So we get our takeout and head over to the boys' place, and after we eat they are like, um... lets go watch the Patriots game at a bar downtown. Which - I'm not gonna lie - sounded really appealing to me for some reason. I've been scorning all the super-American bars like the one we were heading to ever since I got here, but for some reason, after all that traveling and sight-seeing and language confusion, nothing sounded better than a bar full of American kids watching some good ol' football americano.

The place is packed so I ended up squeezed on a bench next to Danny, kinda separated from the rest of our group, but it was really fun; I'm dying to go back to Barcelona this weekend and was showing him pictures of the trip and was like let's go! And he was like, no seriously, I'm down. He's never seen it and it's basically an architect's dream; we'll see if it actually happens but that would be so fun.

Then all of the sudden, midnight rolls around and we all realize, oh wait, Alex is 21... I had totally planned to take it easy that night to save up for partying tonight and tomorrow night with the rest of my friends who are trickling in over the next couple days from their various trips, but when everyone started buying me shots and singing "Happy Birthday", what am I supposed to do, say no?

So we're all having a great time, but it's getting late, and everyone's remembering that we actually have class tomorrow for the first time in over a week, so everybody starts making their way back to Piazza Savonarola, the central meeting point where most of the apartment-dwelling Syracusers live, and where I usually call a cab from. Me and Danny are talking and then all of the sudden we realize that everyone else is gone (they most likely stopped to get a kebab a few blocks back at their favorite late-night munchie spot, Mesopotamia), so we just keep heading back towards Savonarola and figure they'll catch up.

Me and this kid are so weird - I know that he likes me, he's told me before and I can just tell, and it totally intrigues me, because I can tell that it's not in an "ooh she's hot" kind of way, but in a much more sincere, "she's really cool" kind of way, but it's weird because we don't ever really get the chance to talk one-on-one and he still seems to be vaguely involved with that girl he was with before, Tamar - they are still broken up but they are doing that "maybe-I-still-like-you" flirtation thing, so I have just assumed that whatever crush he thinks he has on me is not any big thing.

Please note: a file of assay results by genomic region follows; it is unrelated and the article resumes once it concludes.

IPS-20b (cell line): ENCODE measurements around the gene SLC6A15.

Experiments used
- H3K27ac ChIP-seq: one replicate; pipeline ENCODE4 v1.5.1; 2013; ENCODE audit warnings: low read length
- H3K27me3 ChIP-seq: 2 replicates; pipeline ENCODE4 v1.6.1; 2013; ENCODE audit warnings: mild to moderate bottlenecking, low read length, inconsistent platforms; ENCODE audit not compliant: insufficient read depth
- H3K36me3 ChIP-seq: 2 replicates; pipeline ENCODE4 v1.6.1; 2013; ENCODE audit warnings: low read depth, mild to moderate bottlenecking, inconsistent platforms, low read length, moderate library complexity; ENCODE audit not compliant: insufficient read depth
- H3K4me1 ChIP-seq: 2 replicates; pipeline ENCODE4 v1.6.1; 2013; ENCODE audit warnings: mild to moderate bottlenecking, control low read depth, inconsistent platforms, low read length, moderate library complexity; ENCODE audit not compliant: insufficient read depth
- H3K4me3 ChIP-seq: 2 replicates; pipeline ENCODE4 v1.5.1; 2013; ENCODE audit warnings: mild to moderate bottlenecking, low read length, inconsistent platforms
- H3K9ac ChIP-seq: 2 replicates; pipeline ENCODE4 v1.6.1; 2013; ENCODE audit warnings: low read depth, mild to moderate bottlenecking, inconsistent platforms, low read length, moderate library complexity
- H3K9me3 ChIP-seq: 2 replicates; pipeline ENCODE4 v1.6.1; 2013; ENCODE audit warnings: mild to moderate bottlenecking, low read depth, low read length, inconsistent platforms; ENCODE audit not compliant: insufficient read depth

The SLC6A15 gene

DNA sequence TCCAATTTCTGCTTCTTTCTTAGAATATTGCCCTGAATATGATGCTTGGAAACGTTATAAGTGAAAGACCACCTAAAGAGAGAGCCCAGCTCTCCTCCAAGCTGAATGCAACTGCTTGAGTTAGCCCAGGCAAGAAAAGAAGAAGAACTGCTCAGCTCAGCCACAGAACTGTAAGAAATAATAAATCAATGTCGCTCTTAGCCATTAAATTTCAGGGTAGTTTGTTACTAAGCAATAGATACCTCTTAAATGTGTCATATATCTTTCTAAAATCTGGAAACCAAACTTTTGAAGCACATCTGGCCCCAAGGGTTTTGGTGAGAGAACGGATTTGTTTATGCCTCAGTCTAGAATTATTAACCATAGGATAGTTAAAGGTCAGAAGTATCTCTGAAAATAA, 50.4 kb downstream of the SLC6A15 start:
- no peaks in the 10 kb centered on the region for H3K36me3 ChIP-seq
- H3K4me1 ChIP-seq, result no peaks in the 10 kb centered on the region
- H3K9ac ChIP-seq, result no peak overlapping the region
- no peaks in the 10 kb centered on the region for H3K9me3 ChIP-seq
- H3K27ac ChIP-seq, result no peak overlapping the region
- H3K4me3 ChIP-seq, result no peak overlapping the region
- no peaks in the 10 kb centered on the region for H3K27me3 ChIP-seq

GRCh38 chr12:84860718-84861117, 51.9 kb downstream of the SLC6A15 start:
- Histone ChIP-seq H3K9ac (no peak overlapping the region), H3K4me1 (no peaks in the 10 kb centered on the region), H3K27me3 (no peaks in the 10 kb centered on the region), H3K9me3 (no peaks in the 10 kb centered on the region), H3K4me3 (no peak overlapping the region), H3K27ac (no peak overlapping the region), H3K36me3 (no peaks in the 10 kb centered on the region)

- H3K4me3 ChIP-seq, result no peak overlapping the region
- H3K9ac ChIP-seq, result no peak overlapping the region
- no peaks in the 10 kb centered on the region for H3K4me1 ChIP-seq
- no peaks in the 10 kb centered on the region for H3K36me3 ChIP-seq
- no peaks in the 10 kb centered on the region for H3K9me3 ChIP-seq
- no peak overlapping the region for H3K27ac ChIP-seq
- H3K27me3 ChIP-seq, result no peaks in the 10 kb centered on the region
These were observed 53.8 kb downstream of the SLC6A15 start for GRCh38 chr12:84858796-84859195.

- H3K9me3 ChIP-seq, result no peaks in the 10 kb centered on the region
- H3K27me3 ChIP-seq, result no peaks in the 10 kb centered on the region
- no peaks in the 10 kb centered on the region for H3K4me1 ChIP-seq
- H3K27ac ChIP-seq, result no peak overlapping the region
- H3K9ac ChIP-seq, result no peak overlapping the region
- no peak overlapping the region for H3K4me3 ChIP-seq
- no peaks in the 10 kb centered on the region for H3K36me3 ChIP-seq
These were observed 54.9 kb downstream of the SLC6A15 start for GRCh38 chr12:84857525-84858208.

But that was before last night. I don't even know how the converstaion turned, but all the sudden it got super serious. I know I won't be able to do justice to what was said, but more or less, it came up that he still really cares about me and feels that there is some weird, inexplicable connection between us, which I definitely think is true and equally strange, but that I have such a guard up all the time that he almost feels like pursuing me in any way is pointless, but that regardless of if anything romantic ever comes out of the relationship, he just wants to know me, to understand where I am coming from, to be there for me even if it's just as a friend. It was really moving and kind of disorienting because I have never met a guy who was able to - or wanted to - care about me like that, without any expectations. It totally overwhelmed me, because he hit the nail so precisely on the head, about me being guarded and not really trusting the male race in general and not believing in their ability to ever be sincere, especially in expressing their emotions and particularly their feelings towards me. I don't even know what more to say about the whole experience, it was just really intense and overwhelming and incredibly comforting and relieving at the same time and now I have absolutely no idea what is going on in my life at all. I feel like this is a person who would do anything to make me feel safe and loved, and for that I am totally attracted to him and feel like I should let myself be taken care of for a little bit. But I'm worried that I may not actually be attracted to him otherwise, which would not be fair to him at all. Oh man this is so damn confusing. But the very most exciting kind of confusion ever. I am so excited for the coming weeks.

Sunday, November 4, 2007


WHAT a fuckin' vacation. Ho-ly Jesus. Where to begin, where to begin...